To my young mind concerned with the good of my people, the assassination of Bhutto brought immense confusion and horror. As I stayed glued to the TV screen, there were a number of questions that cropped up, but I could not find an answer to any of them. It was like my thinking half died with Benazir. What will happen next? How will the powers that rule Pakistan use this event to their favor? What will happen to our struggle for democracy and social justice? How will people respond to the sense of insecurity that the assassination of Benazir has created? How will this event contribute towards the prevailing threat of religious extremism? Somewhere between all these questions was also a deep sense of sympathy for all those who once witnessed and mourned the death of great leaders like Zulfiqar Ali Bhutto and President Salvador Allende. I was living through the ordeal that they once went through. I could comprehend what it is to deal with political uncertainty and insecurity and what it is to live under the shade of fascist terror.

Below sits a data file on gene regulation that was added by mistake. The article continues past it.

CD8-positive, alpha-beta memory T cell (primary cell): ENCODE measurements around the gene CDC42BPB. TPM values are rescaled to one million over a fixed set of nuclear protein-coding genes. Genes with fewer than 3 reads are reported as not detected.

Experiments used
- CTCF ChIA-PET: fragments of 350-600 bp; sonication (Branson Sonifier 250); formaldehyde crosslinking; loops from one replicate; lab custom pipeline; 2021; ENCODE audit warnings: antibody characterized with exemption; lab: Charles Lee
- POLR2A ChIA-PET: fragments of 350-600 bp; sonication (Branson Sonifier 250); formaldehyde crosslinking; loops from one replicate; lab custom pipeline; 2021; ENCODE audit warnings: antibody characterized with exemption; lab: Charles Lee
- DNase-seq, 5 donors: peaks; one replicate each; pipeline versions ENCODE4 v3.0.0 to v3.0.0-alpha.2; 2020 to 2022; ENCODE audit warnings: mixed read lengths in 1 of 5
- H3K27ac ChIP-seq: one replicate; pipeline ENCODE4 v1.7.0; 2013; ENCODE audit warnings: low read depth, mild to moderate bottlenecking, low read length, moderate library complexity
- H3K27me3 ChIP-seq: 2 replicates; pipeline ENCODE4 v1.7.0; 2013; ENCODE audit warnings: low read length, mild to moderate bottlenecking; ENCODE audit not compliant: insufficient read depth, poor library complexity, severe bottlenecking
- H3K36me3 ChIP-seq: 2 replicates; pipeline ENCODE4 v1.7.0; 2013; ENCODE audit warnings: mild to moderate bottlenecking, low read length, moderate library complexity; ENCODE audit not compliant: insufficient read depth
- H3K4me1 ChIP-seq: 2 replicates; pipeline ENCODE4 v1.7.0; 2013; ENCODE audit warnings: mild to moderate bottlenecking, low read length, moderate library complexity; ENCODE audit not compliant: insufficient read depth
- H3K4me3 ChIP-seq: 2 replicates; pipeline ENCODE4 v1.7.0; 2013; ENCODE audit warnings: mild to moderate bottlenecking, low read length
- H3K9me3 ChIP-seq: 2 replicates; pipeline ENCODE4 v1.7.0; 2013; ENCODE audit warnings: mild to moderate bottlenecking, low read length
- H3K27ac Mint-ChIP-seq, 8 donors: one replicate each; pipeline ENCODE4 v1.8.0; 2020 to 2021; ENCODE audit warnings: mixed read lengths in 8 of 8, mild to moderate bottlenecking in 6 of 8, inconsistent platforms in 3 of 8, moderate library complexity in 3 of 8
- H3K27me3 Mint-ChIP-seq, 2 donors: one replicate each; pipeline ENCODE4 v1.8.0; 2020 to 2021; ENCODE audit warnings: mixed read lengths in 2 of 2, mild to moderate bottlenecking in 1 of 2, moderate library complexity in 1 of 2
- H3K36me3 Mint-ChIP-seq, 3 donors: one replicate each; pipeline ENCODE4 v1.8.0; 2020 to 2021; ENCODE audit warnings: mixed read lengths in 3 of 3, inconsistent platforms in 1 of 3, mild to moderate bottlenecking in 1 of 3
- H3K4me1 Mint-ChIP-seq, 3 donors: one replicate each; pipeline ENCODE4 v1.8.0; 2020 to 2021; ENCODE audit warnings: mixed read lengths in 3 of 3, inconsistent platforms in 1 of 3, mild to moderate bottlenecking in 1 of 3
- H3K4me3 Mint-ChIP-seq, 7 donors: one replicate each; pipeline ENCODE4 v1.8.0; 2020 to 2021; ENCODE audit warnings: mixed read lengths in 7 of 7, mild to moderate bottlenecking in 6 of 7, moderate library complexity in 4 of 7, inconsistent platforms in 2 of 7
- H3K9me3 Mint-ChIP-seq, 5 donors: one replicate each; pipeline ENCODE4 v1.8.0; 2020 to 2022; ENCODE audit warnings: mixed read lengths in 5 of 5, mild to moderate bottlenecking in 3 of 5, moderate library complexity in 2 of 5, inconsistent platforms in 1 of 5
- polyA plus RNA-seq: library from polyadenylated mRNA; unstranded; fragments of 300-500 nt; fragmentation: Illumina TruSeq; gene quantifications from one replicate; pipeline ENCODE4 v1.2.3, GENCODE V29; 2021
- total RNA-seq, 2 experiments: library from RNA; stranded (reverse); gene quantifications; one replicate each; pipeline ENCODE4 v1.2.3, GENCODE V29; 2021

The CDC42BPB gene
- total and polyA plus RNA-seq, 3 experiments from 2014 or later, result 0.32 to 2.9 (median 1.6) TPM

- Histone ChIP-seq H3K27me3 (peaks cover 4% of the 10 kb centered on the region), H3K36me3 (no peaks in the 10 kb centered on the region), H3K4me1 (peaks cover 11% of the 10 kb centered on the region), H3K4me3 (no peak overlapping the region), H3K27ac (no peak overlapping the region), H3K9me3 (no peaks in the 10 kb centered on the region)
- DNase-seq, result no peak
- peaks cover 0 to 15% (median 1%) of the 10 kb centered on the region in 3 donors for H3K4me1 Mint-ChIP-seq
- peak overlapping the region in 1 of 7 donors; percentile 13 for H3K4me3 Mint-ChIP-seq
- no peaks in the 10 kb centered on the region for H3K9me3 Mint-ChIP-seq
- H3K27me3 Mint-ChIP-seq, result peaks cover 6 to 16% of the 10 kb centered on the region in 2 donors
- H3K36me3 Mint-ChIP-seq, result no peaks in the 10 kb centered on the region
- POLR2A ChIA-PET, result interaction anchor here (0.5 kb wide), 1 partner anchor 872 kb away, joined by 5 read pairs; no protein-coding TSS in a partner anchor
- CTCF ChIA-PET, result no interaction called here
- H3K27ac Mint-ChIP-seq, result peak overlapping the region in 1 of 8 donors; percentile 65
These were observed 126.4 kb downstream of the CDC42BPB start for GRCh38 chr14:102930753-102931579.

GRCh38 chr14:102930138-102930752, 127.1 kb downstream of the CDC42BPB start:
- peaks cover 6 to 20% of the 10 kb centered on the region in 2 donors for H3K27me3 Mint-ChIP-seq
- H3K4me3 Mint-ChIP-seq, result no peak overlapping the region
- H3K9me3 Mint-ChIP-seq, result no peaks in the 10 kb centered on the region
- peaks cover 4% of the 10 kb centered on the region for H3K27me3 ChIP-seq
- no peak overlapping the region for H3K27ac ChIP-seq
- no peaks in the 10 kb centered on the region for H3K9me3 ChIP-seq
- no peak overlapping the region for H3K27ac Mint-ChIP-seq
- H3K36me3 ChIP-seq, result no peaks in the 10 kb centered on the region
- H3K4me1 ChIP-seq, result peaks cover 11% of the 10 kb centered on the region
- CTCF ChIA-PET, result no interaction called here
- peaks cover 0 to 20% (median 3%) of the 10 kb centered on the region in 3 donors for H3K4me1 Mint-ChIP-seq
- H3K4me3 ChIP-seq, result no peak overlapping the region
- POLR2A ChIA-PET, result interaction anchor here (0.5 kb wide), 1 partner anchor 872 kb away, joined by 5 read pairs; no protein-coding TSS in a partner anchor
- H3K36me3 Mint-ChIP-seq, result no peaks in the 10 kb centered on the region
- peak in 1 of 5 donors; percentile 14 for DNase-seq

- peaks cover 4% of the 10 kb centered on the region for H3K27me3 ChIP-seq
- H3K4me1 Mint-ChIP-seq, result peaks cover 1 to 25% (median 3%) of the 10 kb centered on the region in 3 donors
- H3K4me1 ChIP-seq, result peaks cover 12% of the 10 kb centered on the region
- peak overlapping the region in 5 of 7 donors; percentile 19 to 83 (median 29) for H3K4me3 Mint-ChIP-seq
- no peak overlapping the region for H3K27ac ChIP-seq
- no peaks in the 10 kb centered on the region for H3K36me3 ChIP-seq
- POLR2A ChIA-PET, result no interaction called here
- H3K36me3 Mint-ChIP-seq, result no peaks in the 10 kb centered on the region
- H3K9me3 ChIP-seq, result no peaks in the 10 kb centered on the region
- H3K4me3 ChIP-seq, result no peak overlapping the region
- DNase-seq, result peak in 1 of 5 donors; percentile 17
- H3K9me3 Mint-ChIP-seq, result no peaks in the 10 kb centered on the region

Confusion, however, is temporary, particularly if your mind is equipped with the tools of Marxist theory and revolutionary practice defines the motto of your life. So, I started explaining to myself what might be there behind the assassination of Benazir Bhutto in order to reach a conclusion about what needs to be done.

In my view, as I have written elsewhere, the murder to Bhutto resulted in collusion between the Islamic Extremism and the pro-Taliban lobby in the ruling establishment of Pakistan. Benazir Bhutto was not as much a threat for the former for the lack of effective power as she was for the latter. The pro-Taliban lobby in the armed forces knew very well that their defacement would be construed as the disgrace of their institution internationally and, therefore, enjoyed a strong cover through this blackmail. They also knew well that Benazir Bhutto, with a history of opposing the military rule of General Zia-ul-Haq that killed her father and with the patronage of Washington, will not miss a chance to publicize the activities of the remnants of Zia era in the international arena. Had that happened, the armed forces would have lost the much needed international image with which they justified its continuous rule over the people and resources of Pakistan. Benazir became, as Aitzaz Ahsan correctly pointed out, a threat for the establishment of Pakistan.